Former U.S. Treasury Secretaries Henry Paulson (L) and Robert Rubin at the Milken Institute Global Conference
Photograph by Mario Anzuoni — Reuters
By Chris Matthews
April 27, 2015

You’d think that a debate featuring three former Treasury secretaries would be about economic policy.

But at the Milken Global Institute Global Conference on Monday, a panel discussion featuring Tim Geithner, Hank Paulson, and Bob Rubin–moderated by Facebook COO Sheryl Sandberg–addressed topics ranging from climate change to social media.

One particularly interesting moment was when President Clinton’s second Treasury Secretary, Rubin, argued to Sandberg that social media was one of the primary causes of political disfunction in the United States today. Said Rubin:

The fundamental challenge for our country is having effective government–and I’m not going to get invited to the next panel after I say what I’m about to say–I think social media plays an enormous role in public opinion. And I think it’s become to some extent a conductor of ideology, an echo chamber. The converse could be if those who had responsibility in the area of social media, whoever they may be, could find a way to engage the American people in recognizing that we must have effective government, whatever your views may be on issues. We should insist that our elected leaders should be committed to effective governance and to principled compromise to find common ground across divides.

Indeed, the overarching theme of the wide-ranging discussion between the former heads of the Treasury Department was political dysfunction. All three agreed that on paper, the United States has the best prospects of any country in the world, rich or emerging. The one thing holding the United States back was it’s inability to, as Geithner put it, “find some room for principled pragmatic compromise.”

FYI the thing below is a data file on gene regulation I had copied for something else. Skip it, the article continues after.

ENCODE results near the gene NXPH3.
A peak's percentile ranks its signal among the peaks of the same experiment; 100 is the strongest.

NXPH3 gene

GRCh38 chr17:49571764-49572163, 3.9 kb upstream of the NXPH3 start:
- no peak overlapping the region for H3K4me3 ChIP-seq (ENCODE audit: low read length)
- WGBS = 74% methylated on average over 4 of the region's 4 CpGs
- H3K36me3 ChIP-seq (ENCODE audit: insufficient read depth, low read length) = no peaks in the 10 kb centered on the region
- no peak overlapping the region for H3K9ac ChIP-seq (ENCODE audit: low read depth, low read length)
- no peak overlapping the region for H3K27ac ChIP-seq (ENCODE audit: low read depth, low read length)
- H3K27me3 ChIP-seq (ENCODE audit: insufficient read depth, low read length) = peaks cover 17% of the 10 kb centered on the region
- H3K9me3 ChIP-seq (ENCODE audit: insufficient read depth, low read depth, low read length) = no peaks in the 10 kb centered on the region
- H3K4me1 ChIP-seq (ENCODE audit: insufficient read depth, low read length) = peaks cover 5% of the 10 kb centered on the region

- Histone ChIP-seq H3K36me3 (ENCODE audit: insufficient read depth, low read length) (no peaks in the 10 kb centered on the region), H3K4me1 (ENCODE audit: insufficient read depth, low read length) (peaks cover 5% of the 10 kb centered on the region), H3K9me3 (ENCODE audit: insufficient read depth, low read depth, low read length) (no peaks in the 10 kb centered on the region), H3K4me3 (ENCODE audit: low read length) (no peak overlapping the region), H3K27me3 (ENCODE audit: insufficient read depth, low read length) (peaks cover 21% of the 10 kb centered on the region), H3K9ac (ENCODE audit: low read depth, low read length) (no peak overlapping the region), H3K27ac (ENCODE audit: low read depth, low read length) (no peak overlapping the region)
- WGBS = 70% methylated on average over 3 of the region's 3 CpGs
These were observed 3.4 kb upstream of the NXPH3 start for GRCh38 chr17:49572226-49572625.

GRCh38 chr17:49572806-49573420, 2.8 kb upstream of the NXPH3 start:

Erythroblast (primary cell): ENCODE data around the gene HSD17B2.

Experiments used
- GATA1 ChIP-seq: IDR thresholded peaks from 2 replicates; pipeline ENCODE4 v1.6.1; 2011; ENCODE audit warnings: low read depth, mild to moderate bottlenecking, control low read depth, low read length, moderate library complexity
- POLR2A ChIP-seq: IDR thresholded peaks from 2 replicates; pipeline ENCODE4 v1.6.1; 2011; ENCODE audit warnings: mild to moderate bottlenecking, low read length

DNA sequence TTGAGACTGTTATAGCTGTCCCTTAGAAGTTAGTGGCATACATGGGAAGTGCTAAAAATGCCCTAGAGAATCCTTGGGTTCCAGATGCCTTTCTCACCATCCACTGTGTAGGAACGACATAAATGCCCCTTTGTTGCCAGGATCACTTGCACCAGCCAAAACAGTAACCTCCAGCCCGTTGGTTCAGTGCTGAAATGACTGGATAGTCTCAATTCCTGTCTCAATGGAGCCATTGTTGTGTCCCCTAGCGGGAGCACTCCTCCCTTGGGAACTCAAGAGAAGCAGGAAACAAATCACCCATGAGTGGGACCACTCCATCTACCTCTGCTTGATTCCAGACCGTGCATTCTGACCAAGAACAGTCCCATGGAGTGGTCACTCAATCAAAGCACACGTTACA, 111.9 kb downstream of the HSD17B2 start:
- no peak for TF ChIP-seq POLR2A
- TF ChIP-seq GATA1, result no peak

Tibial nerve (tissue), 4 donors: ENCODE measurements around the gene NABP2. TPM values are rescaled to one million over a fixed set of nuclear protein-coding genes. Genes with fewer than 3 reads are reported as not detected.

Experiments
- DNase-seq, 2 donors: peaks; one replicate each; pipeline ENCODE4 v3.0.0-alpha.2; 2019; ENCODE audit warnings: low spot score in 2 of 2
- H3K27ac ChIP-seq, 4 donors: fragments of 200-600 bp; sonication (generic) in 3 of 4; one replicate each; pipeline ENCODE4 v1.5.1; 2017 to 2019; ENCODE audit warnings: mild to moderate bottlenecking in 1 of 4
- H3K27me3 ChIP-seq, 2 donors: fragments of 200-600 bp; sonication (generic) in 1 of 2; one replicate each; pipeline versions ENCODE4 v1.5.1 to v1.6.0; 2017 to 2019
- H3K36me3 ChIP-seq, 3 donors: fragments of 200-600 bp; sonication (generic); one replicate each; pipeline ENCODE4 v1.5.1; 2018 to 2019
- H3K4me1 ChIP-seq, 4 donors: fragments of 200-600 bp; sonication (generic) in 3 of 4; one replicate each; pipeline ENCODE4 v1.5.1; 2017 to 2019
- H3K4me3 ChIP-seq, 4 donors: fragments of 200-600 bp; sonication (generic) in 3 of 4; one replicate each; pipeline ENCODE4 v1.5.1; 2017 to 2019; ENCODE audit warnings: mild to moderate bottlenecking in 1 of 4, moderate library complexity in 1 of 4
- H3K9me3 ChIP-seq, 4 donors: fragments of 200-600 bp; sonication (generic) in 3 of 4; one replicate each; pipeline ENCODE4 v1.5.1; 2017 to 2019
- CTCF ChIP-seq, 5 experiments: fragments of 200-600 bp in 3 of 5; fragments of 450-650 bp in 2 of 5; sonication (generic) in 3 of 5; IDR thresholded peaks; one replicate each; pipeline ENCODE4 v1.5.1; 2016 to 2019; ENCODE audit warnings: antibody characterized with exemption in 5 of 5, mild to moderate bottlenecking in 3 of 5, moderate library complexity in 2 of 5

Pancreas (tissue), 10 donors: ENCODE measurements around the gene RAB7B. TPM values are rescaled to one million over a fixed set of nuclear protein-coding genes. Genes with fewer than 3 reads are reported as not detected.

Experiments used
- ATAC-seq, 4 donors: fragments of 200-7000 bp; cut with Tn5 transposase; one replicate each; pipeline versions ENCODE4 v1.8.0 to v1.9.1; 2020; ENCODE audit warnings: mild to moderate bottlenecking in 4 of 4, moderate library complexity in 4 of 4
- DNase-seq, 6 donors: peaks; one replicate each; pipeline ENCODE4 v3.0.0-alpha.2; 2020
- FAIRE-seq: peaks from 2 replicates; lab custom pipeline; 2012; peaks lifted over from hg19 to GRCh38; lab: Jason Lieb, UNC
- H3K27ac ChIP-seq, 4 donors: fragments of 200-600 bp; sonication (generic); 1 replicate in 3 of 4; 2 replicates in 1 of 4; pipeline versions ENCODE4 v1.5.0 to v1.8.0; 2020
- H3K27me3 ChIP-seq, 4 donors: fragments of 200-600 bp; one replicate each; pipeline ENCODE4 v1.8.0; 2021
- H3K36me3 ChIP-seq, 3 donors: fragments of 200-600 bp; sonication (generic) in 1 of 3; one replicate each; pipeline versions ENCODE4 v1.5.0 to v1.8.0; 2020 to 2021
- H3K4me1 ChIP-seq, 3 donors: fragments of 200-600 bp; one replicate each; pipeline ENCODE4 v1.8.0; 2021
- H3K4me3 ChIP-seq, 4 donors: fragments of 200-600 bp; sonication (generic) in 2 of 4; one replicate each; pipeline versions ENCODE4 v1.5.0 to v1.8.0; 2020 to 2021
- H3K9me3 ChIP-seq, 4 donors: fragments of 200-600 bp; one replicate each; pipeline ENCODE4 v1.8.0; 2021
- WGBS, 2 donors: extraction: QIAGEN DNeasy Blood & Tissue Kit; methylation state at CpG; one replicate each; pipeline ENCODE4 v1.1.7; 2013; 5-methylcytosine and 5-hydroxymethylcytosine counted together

The three former Treasury Secretaries, one Republican and two Democratic, agreed on the major challenges facing the U.S., including income inequality, slow growth, and the threat of climate change. In terms of public policy, all three concurred that the best way to put the U.S. on a good economic footing was to reform entitlements, invest in infrastructure, and work to fix America’s K-12 education system.

Paulson, the lone Republican on the panel, argued that addressing climate change, in particular, will require reframing the argument. He said that many people in his party are reluctant to acknowledge climate change as a problem because doing so would recognize the need for government. But what his fellow Republicans fail to recognize, is that failing to act is “setting us up for bigger government” down the road. When environmental disasters strike, it will be big government that ultimately comes to the rescue.

Even when it comes to the issue of economic competition with China, the former secretaries were sanguine, arguing that the United States biggest economic competitor is the United States itself.

For more about the economy, watch this Fortune video:

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